Before the Green Bay Packers frolicked and played, the Eskimo way, and turned snowy Lambeau Field into a winter wonderland, there was a much different tune.
The Packers were stuck in a 7-all tie against the Houston Texans. The conditions had conspired to ruin both teams’ offenses. After a second-quarter touchdown drive, the Packers’ next four possessions mustered all of one first down. But then came a second-and-10 from the Texans’ 32-yard line early in the fourth quarter. Jordy Nelson was matched on Houston cornerback Charles James. Nelson went up the field and James slipped to the turf inside the 20 — leaving a 5-yard skid mark on the snow-covered field. That left Nelson all alone in the end zone. He was so alone that he was able to wait for Aaron Rodgers’ deep pass to fall through the snowflakes and into his waiting hands a few yards into the end zone.
“We were just running side by side,” Nelson said. “I don’t know if he tripped over his feet or my feet or what. I was trying to stack him and keep the leverage so Aaron could throw it outside. He just fell down and luckily Aaron saw me late and was able to get the ball to me.”
It was Nelson’s 10th touchdown of the year — and perhaps the easiest. The final play of that season-long 98-yard drive gave the Packers a 14-7 lead with 12:42 to play in the fourth quarter.
The biggest problem, countless players said, was the snow getting stuck in the arches of their shoes and their cleats, making it difficult to get any footing after a few steps.
“It was tough because between every play you had ice in your shoes and I had to make sure I had to scrape that off so I wouldn’t slip,” Texans cornerback A.J. Bouye said.
Added Packers left tackle David Bakhtiari: “The snow was a little different, a little sticky. Real quick, you go from having cleats to having no cleats.”
For Packers running back/receiver Ty Montgomery and cornerback LaDarius Gunter, this was the first snow game of their careers.
“It was actually fun,” Gunter said. “I was amazed the whole game. I was talking to Q (Quinten Rollins) and D (Damarious Randall) and I kept saying, ‘Man, this is crazy.’ You always watch it on TV but going out there and doing it, it was fun.’”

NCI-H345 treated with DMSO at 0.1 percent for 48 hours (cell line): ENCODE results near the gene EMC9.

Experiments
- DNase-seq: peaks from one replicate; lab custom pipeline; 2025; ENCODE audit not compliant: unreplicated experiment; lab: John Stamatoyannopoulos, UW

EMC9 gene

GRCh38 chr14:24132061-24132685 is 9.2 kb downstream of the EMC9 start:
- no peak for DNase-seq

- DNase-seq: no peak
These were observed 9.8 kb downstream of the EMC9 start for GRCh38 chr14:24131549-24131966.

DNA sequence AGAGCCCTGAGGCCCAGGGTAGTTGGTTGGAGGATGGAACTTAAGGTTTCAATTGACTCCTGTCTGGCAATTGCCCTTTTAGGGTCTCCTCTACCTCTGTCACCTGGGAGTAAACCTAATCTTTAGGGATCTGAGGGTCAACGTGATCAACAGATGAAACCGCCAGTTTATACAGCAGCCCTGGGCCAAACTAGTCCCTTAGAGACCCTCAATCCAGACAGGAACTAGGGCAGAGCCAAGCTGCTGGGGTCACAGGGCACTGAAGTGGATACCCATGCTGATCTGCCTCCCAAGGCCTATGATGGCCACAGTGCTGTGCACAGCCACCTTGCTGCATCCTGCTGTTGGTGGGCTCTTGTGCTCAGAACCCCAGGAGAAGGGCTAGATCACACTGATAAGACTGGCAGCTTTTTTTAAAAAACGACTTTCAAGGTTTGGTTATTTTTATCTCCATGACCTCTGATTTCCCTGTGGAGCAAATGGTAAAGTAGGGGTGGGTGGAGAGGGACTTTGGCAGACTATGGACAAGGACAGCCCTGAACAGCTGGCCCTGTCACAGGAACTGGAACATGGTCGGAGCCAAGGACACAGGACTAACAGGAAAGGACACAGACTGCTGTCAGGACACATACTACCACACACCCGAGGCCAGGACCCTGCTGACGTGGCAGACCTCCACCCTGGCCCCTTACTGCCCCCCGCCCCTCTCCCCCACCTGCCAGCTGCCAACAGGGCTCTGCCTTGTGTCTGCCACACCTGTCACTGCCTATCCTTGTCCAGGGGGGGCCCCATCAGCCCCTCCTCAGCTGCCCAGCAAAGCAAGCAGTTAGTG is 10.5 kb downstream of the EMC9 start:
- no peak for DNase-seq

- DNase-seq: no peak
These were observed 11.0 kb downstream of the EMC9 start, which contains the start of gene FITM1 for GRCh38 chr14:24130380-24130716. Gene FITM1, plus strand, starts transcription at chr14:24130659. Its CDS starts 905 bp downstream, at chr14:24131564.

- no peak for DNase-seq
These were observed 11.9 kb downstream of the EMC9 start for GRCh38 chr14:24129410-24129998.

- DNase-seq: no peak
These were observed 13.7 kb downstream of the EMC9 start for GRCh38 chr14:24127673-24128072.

But challenging. Montgomery, who consulted with the veterans about the proper cleats and gloves to use, had a 39-yard kickoff return in the third quarter that should have gone for more yardage.
“I had some ice/snow/slush buildup on the bottom of my cleats so I couldn’t really hit the corner the way I wanted to and tried not to slip,” he said. “I’m thankful for what I was able to get.”
For the Packers, who remain two games behind Detroit in the NFC North, they’ll take any edge they can get as they try to get back in the playoff race.
“As a thrower, you’d like a perfect environment,” said Rodgers, who labored through the conditions and an injured left hamstring to complete 20-of-30 passes for 209 yards and a pair of touchdowns. “As a football fan and historian, you love games like this. These are fun ones. This is Lambeau Field in the winter that we love. Unfortunately, we had some games last year where these were rain games, so it’s nice to have the snow. It’s obviously a lot easier throwing the football when it’s snowing than when it’s raining. That helped today.”
One of his touchdown passes went to Randall Cobb, who celebrated in the most appropriate of ways: a snow angel, followed by a Lambeau Leap.
“It was spur of the moment,” Cobb said. “I couldn't get up. I was sliding and I couldn't get up as fast as I wanted to, so I was like, why not?”
Bill Huber is publisher of PackerReport.com and has written for Packer Report since 1997. E-mail him at firstname.lastname@example.org or leave him a question in Packer Report’s subscribers-only Packers Pro Club forum. Find Bill on Twitter at www.twitter.com/PackerReport.